The Petite Palace

Review: The Petite Palace | Laughter League | Chapiteau by the Bath House Cultural Center

Family Circus

Laughter League's delightful The Petite Palace is a family affair.

published Wednesday, October 30, 2019

Photo: Shawn Patrello
Kerlly Vasquez


Dallas — Every circus is like a family, even if members are not related. In Petite Palace, head clowns Dick Monday and Tiffany Riley of the Laughter League are the parents who confound and embarrass the children. Ievgeniia Pokrovska Lok is the daffy younger daughter whose gleeful zaniness lights up the room. Juggler Dario Vasquez is the older brother trying earnestly to nab attention back. Skipp Gladstone (magician Mike Williams in total nerd attire) is the weird uncle who plays tricks on the kids. As the family friend from out of town, Mark Gindick and his antics make everything memorable.


Photo: Lennie Duensing
Slappy and Monday Ballet Duo

But that’s not the plot of this fall’s Petite Palace. That would be a fractured fairy tale about a philandering king (Monday), his put upon wife/servant (Slappy), their comely daughter (Kelli Ramazini) and her suitors — Julio Ramazini and Robert Lok — who vie for her hand in marriage through display circus skills.  Alas the plot, strong at first, wanders away by the second half.


A few acts stand out from the familial pack. Glen Foster, whose burlesque name is Emma D'Lemma, does a sensual slow burn on the corde lisse, sliding, rolling and spinning along an aerial rope in mesmerizing emotional oneness. Robert Lok is superb with a diabolo — a blocky hourglass-shaped top tossed and manipulated with a string stretched between two sticks. Most diabolo artists are so serious, but with Lok it served as a seamless and thrilling extension of his slapstick. Riley’s skill with manipulated soap bubbles with her hands is wonder personified.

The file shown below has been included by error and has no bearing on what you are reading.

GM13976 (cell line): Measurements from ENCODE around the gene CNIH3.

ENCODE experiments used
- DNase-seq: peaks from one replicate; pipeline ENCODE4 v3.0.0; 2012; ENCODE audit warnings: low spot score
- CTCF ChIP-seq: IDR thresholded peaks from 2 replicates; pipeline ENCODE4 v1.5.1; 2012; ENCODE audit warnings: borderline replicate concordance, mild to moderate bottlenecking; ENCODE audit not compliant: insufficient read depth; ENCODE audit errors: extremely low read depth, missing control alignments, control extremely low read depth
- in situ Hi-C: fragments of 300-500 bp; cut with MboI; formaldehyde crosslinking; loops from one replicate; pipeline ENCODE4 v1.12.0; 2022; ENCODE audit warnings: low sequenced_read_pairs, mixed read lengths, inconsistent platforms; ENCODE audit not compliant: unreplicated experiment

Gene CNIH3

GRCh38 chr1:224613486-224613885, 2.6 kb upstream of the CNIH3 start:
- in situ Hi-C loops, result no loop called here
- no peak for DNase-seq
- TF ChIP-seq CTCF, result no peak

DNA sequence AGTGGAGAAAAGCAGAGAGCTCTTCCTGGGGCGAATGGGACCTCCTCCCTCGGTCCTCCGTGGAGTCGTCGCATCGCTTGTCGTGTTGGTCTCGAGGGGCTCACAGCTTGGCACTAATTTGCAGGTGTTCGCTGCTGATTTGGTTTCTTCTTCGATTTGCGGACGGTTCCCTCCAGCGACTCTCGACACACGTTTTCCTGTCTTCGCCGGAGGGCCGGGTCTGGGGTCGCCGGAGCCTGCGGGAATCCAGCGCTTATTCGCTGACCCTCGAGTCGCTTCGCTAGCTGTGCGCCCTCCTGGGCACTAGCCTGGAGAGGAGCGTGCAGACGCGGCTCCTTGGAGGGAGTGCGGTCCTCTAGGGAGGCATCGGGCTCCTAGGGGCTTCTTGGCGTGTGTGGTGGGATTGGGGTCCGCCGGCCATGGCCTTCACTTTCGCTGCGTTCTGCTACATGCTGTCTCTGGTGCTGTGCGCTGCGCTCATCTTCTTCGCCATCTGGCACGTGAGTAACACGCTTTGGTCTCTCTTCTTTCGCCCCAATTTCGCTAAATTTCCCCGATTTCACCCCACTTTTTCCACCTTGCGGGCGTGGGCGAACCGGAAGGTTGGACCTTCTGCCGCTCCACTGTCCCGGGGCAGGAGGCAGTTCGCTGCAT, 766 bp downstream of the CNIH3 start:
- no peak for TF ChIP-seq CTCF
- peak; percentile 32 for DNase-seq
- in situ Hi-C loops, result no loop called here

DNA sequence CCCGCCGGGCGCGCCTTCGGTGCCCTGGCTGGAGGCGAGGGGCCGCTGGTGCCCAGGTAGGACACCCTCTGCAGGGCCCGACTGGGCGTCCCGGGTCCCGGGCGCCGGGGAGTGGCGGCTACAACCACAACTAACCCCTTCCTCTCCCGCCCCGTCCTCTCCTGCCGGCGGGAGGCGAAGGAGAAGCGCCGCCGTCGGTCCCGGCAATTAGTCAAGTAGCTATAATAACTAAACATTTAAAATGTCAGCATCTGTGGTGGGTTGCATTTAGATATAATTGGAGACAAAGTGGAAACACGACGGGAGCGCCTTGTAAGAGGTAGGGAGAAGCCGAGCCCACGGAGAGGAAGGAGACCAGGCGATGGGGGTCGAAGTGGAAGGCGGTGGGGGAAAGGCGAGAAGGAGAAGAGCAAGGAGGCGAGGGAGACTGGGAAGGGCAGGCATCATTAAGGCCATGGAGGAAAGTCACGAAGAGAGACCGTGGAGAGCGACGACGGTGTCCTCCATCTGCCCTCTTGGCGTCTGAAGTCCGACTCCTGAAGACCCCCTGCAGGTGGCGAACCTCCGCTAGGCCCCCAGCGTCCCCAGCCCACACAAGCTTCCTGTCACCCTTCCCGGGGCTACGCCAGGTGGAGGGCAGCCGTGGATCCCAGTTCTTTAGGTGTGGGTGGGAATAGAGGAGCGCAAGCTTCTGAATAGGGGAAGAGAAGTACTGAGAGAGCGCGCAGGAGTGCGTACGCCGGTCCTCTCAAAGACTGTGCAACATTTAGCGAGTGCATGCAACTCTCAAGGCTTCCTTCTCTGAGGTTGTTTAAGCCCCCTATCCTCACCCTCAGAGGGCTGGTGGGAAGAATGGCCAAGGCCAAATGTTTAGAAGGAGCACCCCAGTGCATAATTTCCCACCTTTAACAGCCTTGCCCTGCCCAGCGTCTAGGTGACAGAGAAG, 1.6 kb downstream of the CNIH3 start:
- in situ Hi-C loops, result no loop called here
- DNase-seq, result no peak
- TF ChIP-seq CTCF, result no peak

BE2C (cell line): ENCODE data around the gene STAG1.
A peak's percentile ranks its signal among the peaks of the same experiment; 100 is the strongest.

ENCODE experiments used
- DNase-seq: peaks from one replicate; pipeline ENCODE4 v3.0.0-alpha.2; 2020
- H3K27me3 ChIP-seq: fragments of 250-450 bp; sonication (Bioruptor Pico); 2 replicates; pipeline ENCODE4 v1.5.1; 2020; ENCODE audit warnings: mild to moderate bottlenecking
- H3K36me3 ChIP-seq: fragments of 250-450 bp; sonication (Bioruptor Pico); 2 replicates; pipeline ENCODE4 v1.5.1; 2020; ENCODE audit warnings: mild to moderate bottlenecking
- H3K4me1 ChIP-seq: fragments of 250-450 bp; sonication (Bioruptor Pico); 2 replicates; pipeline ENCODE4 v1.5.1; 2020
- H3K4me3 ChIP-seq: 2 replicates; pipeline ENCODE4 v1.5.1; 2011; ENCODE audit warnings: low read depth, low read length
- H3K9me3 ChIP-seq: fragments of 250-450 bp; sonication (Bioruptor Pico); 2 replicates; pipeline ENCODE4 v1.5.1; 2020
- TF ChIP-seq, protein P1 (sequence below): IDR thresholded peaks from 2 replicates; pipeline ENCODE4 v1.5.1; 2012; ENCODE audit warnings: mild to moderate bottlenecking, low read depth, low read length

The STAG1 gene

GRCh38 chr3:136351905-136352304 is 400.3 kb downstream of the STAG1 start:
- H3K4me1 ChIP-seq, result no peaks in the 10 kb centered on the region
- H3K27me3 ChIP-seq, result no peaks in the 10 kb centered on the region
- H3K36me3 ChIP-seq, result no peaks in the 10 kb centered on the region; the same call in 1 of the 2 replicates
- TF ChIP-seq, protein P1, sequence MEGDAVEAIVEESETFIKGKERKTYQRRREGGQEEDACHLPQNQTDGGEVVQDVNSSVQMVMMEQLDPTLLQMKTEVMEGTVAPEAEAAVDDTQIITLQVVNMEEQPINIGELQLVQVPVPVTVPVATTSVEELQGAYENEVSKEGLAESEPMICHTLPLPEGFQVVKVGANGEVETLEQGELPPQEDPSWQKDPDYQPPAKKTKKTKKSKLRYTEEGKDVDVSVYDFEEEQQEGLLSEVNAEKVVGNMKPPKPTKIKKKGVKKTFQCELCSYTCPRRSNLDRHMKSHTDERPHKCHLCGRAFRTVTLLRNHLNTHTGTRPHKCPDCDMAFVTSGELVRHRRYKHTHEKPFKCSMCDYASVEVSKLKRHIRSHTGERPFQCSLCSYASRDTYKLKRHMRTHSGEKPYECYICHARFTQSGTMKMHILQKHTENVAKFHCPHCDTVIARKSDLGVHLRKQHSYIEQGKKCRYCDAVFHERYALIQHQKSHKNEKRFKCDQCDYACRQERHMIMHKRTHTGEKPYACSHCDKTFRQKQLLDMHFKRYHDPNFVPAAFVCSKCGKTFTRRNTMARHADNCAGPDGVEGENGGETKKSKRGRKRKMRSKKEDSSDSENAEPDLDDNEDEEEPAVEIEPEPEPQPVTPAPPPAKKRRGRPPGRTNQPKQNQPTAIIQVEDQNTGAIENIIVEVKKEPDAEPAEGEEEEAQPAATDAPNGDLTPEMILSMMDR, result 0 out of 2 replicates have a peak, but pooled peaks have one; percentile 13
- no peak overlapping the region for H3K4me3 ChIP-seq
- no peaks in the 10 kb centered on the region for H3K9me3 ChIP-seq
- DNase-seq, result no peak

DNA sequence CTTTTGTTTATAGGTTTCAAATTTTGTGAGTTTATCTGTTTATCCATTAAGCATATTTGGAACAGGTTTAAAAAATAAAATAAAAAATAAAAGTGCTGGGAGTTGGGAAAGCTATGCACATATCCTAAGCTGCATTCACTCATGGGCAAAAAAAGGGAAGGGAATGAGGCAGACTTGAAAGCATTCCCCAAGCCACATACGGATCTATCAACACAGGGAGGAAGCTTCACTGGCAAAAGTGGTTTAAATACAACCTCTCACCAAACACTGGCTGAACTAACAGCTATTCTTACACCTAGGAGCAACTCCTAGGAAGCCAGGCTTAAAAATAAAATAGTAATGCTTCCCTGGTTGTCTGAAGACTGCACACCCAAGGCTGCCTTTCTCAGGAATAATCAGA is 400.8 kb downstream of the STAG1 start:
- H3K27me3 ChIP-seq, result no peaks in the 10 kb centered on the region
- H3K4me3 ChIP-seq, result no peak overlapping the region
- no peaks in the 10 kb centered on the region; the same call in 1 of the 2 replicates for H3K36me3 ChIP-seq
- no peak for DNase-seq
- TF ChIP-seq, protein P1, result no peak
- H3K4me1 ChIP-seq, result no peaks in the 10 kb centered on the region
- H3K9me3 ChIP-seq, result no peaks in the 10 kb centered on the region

But it’s Gindick who silly-walks away with the show. He boasts the pathos, vulnerability and intelligence of Charlie Chaplin merged with the loose-limbed comic physicality of Bill Irwin. Well beyond slapstick, he is embodied humor. On stage or off, it’s impossible to avert your eyes from him. At one point he becomes a bagpipe that another performer inflates and plays. Unforgettable.

Petite Palace shows are always super friendly and fun, full of gaffs that they merrily recover from. While several of last year’s shows were flooded out, this year the small red-and-white tent is pitched in a well-drained location. Go early and catch the Center’s famed Dia de los Muertos art exhibit and a sunset saunter by White Rock Lake. Thanks For Reading

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Family Circus
Laughter League's delightful The Petite Palace is a family affair.
by Amy Martin

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